DL: There is a really great mix of music down there. One of the only places that truly has an unforced homogenization of musical styles.

MF: I never really thought about it because I am never really here long enough to even realize if there is a scene going on here.

DL: Kind of a place to store the clothes and the dog?

MF: Yeah! [laughs] There are a couple of really good bands here that I know of for sure. A couple of friends of mine are in a band called Wardog and they do pretty good in this area and they have toured Europe and stuff like that. I guess that there is a pretty vibrant hard rock/heavy metal scene going on around here. It is actually a great place to come to when you get off of the road.

DL: It is beautiful.

MF: Yeah it is. We were all living in LA and we were just touring everywhere and we were like "Where is the coolest place of all the places that we have toured that we would want to get ourselves settled down in?" and it was, unanimously, Arizona.

DL: OK, as far as the stuff that was too far out for this record, are you saving that for another project outside of Megadeth?

MF: We keep everything. We go through it on pre-production for the next record and the next record. Some of the stuff that made it onto this record, for example, something that I had written to be used on Countdown... was demoed many times and it finally made its way onto this record. All the things that don't get used, if they are good enough to even be considered, then they are good enough to be considered later. Sometimes you just feel different about things when you see them later or maybe it fits something else that you are working on later so, we don't throw anything away. There was one thing that I had written right after Rust in Peace and right before Countdown... we used some of it on "Trust" from the last record and some of it on the song "The Doctor Is Calling" on Risk and there are still a couple of parts left over so they may show up on another record, who knows?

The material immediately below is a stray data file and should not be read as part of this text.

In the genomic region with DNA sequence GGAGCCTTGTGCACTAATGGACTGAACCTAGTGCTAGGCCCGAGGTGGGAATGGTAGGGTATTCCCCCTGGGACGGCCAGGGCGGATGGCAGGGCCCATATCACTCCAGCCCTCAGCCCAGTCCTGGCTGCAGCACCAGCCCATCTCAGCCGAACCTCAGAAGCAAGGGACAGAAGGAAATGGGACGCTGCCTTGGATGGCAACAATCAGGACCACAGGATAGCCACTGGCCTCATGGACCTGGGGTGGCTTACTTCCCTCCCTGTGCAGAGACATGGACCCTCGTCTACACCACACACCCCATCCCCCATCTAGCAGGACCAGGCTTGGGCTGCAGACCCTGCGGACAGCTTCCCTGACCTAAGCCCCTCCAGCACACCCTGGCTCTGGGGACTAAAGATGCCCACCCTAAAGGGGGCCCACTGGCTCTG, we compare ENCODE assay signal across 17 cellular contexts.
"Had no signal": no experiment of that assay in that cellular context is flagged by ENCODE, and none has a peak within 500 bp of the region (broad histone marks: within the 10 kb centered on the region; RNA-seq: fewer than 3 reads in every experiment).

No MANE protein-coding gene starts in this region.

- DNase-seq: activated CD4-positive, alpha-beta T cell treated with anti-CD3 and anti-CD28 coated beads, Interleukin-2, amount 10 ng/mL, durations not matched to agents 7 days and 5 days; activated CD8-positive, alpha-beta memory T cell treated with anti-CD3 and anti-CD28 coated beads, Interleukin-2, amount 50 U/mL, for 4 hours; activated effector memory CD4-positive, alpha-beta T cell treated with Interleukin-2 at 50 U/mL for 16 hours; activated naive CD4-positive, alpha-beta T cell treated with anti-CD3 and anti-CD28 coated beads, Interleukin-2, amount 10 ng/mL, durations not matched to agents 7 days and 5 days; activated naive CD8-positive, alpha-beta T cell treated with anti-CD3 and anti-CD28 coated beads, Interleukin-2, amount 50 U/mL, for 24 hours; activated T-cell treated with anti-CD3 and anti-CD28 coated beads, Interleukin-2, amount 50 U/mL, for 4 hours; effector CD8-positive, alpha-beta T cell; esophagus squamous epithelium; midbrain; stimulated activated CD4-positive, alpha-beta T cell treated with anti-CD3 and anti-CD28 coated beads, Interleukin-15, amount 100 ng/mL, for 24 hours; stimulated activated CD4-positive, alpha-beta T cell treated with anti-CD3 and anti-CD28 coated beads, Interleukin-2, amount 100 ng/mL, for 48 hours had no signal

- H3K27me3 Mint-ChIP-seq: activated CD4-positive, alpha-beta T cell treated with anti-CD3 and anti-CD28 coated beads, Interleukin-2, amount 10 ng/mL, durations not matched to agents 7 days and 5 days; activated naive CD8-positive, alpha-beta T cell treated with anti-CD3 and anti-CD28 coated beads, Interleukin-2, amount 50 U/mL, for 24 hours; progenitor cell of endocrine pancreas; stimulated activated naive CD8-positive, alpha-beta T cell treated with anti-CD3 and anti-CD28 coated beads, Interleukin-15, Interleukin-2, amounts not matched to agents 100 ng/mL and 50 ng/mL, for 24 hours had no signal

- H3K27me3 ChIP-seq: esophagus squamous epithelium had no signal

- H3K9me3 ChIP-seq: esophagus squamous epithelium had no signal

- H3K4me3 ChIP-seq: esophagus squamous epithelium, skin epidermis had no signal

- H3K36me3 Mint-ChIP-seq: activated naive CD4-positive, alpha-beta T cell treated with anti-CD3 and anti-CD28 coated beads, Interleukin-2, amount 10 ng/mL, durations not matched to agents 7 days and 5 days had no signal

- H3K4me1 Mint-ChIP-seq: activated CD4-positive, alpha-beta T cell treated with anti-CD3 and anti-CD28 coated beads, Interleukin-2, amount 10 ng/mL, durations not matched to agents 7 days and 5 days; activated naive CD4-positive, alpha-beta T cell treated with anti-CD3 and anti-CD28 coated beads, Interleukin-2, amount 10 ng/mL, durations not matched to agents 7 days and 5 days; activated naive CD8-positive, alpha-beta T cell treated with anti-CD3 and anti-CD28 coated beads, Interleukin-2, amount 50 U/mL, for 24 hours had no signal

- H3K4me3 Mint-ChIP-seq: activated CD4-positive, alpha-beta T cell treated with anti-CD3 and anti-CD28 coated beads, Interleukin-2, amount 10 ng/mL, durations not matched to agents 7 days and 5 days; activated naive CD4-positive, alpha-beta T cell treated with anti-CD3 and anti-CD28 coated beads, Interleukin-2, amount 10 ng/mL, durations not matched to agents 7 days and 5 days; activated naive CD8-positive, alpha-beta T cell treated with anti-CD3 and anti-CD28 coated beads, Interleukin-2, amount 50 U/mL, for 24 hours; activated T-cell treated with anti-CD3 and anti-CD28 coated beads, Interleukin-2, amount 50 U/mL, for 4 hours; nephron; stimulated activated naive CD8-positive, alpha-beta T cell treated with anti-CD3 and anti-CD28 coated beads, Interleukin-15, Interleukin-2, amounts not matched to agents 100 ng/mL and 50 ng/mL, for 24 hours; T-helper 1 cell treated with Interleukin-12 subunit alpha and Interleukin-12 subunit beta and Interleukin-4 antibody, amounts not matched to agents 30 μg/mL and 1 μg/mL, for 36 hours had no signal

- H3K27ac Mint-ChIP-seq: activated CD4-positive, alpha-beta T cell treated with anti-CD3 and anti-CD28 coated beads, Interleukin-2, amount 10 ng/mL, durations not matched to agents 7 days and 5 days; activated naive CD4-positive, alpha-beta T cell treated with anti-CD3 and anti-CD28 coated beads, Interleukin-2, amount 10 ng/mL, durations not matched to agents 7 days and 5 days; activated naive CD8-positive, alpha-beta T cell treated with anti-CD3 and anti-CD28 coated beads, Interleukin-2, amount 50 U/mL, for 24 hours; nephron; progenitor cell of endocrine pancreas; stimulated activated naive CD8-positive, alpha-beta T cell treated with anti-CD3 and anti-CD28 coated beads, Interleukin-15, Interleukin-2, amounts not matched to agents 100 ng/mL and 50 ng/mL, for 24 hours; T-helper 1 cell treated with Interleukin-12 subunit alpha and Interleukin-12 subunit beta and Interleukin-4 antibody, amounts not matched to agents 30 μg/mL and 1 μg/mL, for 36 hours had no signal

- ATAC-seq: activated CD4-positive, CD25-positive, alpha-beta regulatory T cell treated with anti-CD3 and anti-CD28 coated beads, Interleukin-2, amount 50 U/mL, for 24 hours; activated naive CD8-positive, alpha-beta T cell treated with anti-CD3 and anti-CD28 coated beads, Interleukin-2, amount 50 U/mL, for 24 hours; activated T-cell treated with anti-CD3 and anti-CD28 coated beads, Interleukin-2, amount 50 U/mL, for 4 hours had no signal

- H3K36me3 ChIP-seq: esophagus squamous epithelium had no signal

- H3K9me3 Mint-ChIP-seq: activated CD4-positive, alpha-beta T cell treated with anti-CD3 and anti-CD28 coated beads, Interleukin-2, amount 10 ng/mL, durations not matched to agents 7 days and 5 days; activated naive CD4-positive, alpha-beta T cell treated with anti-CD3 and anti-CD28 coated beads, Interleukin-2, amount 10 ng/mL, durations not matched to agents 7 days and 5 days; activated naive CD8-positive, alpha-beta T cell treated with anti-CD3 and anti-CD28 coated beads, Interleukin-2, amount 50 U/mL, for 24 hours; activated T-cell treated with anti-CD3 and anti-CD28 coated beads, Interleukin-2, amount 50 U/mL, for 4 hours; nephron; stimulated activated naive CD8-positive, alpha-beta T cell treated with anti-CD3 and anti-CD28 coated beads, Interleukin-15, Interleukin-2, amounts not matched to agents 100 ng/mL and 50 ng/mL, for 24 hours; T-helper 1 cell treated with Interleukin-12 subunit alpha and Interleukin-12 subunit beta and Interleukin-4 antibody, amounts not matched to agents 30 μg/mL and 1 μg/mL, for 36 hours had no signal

DL: Nothing ends up on the floor?

MF: Nothing at all. We like to really inventory, so to speak.

DL: You have only had to weather one change in the band, how was it to go in and record with a slightly different band?

MF: This is the only change in the band that I have ever gone through and it was very interesting because when I joined the band it felt like that was going to be the perfect and final lineup of Megadeth forever. There was definitely a feeling of, "This is it. This is the real lineup of Megadeth." This time, it was just time for a change. None of us could believe it but it was just becoming a reality and we are actually better for it. I think that we actually made the best sounding record we have ever made because of the change.